In the case of water resources, the concrete and cement industries can adopt several measures to uphold proper water management (Sealey et al., 2001, p.322). The construction industry depends heavily on water resources throughout the building life cycle and in the manufacture of raw materials. Several water management strategies can be implemented at different stages of the construction life cycle.  For example, in the cement manufacturing plants, the companies should consider phasing out the wet-process kilns to reduce water usage. The companies should also consider water recycling and avoid the release of untreated water effluents into the environment. Companies should ensure water treatment and to prevent contaminating surrounding water bodies and soils.  This aligns with sustainable development goal (SDG) 5.

In the case of land, the construction sector must implement robust measures for efficient land management. Responsible land management is one of the key contributors towards sustainability resource utilisation (Allacker et al., 2014, p.1800). The construction sector affects land use in various ways. Firstly, the land is occupied for the extraction of building materials and other raw materials. Secondly, land use during transportation of the raw materials and other building materials and lastly the land occupied by the end product. Consequently, the industry must have robust measures to ensure the guaranteed management of this finite resource. In the past few decades, urbanisation has become a key trend across the world. More people are moving to urban areas in search of employment opportunities.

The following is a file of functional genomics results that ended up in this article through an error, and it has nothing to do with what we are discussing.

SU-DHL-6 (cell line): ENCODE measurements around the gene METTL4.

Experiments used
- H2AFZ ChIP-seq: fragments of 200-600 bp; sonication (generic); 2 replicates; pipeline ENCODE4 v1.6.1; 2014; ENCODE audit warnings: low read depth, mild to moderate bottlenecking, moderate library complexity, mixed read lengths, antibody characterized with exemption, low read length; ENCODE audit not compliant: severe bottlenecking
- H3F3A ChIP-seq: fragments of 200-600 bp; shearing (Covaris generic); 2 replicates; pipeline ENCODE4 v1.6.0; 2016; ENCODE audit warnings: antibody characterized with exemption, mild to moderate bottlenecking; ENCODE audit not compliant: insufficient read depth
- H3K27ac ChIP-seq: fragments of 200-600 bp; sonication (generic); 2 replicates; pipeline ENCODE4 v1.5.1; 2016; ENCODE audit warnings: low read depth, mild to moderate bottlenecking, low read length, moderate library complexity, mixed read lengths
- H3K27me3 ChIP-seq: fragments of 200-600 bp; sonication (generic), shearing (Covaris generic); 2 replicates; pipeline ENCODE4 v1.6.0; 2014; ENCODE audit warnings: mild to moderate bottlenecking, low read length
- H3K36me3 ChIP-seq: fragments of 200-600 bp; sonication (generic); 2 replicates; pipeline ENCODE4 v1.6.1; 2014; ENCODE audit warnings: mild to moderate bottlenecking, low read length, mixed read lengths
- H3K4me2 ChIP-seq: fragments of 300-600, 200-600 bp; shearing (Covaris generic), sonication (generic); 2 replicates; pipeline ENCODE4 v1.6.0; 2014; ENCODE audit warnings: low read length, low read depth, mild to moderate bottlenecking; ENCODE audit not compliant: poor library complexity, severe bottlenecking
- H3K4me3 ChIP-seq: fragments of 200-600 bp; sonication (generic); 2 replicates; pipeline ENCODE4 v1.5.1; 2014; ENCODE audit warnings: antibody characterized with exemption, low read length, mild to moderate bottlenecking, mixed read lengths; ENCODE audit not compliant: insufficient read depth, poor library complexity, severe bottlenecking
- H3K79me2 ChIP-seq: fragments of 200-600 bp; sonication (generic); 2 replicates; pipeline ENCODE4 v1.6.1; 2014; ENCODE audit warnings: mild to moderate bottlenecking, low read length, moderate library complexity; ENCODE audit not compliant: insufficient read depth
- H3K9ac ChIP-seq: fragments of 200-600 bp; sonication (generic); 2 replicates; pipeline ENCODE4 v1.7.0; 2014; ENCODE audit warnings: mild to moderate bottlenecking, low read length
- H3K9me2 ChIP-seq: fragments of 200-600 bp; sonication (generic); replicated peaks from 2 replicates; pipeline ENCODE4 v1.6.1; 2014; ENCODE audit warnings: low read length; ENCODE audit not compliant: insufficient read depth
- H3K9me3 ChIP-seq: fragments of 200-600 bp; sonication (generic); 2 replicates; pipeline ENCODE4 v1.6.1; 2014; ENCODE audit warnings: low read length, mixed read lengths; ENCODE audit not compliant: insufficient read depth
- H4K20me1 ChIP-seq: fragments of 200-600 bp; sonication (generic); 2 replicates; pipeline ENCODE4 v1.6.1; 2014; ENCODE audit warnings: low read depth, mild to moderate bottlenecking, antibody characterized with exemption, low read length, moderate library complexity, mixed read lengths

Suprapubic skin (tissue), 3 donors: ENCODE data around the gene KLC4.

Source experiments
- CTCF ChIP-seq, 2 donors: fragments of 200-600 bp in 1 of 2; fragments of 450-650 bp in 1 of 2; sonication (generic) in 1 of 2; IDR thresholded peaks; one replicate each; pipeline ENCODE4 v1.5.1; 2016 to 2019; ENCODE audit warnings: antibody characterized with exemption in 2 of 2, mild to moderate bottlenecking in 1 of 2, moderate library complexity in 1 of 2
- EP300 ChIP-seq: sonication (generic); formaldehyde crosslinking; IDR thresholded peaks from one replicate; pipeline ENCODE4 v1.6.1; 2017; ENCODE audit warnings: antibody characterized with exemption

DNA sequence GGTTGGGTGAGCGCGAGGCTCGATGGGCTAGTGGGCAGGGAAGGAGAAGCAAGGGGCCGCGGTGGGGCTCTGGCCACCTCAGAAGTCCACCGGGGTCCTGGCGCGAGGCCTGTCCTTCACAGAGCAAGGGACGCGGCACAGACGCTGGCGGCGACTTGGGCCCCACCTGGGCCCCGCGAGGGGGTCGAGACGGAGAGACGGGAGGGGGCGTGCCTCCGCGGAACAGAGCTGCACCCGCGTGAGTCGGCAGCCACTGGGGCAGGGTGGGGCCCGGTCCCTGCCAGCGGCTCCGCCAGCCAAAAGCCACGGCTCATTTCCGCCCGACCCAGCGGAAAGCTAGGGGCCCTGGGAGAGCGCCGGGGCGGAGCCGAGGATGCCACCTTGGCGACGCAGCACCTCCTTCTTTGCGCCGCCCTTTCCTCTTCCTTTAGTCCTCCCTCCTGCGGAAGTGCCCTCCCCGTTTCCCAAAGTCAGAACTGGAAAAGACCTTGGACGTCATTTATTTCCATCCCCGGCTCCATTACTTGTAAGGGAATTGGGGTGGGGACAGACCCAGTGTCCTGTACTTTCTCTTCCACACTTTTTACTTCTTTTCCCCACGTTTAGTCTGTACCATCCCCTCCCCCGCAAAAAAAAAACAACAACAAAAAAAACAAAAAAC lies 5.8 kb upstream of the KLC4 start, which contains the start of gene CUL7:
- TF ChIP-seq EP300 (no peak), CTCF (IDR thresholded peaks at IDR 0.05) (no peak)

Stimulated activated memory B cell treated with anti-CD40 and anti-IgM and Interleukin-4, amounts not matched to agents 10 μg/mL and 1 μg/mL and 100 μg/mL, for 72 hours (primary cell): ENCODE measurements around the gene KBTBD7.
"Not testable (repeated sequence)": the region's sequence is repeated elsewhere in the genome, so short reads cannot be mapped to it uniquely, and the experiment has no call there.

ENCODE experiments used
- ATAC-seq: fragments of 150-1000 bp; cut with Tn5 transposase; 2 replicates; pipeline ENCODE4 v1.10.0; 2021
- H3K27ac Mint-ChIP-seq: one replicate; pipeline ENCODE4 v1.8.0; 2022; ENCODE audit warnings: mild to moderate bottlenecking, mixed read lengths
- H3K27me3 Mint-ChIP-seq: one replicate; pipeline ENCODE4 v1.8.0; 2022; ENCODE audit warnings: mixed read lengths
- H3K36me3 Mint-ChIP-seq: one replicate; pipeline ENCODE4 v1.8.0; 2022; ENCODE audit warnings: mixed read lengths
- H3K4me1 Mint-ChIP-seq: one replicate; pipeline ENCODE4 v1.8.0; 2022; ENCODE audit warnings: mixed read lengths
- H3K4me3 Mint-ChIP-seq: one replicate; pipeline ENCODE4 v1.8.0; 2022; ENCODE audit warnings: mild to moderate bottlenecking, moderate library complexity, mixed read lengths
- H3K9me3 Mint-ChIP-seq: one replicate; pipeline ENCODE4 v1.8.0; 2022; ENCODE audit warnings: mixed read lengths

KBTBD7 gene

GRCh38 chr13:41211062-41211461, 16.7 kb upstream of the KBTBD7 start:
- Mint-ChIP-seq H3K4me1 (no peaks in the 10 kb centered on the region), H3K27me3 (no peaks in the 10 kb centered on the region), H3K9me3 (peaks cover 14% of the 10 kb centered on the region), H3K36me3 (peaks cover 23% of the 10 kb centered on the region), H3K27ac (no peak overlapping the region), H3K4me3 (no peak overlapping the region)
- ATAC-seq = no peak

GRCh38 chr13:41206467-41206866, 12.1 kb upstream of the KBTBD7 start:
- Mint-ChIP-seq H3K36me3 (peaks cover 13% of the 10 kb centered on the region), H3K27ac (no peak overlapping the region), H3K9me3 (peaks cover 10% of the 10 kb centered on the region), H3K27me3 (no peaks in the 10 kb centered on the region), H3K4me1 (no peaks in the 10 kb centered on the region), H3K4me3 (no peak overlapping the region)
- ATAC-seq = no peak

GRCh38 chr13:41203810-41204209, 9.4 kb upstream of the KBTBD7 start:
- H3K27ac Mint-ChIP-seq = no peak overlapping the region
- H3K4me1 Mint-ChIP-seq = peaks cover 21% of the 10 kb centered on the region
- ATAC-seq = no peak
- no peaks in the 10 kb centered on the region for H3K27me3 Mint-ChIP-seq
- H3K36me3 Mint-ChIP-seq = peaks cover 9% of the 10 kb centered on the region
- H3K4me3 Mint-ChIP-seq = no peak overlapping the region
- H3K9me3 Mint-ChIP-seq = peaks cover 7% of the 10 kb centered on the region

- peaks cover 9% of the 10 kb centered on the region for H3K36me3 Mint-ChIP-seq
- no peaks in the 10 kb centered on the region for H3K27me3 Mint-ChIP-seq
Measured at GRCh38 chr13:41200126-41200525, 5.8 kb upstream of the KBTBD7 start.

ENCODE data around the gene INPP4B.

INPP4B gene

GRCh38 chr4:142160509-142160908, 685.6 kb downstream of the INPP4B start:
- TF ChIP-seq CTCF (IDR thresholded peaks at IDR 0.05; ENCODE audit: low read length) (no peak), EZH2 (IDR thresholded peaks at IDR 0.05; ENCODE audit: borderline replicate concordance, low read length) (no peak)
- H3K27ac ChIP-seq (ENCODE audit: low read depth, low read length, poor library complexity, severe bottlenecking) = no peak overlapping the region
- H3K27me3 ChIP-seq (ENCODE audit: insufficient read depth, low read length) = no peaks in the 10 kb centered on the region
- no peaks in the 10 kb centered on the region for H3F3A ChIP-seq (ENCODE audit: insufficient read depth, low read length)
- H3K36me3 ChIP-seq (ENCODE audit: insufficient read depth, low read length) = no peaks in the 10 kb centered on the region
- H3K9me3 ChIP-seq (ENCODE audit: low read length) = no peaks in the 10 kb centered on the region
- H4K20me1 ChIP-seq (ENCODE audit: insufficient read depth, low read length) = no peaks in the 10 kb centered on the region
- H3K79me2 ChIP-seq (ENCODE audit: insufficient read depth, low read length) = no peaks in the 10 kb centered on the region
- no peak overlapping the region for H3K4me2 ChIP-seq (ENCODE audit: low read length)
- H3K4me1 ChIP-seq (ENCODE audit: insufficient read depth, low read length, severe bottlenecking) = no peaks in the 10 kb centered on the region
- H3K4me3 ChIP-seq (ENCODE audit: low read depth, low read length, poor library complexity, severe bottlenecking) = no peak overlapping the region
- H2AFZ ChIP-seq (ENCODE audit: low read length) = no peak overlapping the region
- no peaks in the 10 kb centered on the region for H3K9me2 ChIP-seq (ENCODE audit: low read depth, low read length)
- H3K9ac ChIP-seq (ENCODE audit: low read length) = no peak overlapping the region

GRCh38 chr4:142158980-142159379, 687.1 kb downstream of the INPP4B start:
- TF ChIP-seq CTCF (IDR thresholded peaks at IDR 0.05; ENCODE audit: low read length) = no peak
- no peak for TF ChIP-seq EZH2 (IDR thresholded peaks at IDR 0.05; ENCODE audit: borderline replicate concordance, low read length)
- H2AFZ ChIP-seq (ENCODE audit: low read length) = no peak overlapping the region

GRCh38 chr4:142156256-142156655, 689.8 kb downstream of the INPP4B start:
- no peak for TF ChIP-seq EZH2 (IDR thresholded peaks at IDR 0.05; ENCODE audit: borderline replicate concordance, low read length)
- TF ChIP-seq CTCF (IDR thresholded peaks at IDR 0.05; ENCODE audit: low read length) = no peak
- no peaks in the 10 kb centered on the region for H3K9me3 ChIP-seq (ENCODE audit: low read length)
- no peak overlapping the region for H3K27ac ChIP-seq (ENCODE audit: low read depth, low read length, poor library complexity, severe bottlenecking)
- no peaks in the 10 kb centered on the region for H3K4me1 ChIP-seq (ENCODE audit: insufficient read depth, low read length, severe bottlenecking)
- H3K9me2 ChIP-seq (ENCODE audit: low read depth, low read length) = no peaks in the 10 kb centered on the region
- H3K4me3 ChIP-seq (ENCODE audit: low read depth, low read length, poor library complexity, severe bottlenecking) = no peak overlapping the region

As a result, demand for residential buildings as well as commercial buildings has increased, thus leaving less land for other important activities such as farming as the urban areas expand more and more. This presents a sustainability challenge concerning sustainable land use. Since land use involves many stakeholders, such as the landowners and the government, construction companies should make an effort and involve the stakeholders in the effort to promote rural construction (Wang et al., 2019, p.2). This will help to offset the pressure in the urban areas and promote sustainable development. Rural construction can promote equality and reduce poverty, which is usually common in rural areas, thus contributing to SGD 1 and SDG 11. Offsetting excess population in urban areas will reduce the socio-economic challenges in the cities. For instance, overpopulation in the cities often leads to housing problems. It contributes to informal settlements that lead to other social problems such as diseases due to poor hygiene and increased crime rates (Zhang, 2016, P.245). Responsible land use will help counter these challenges, particularly in developing countries and prevent such problems in the developed economies.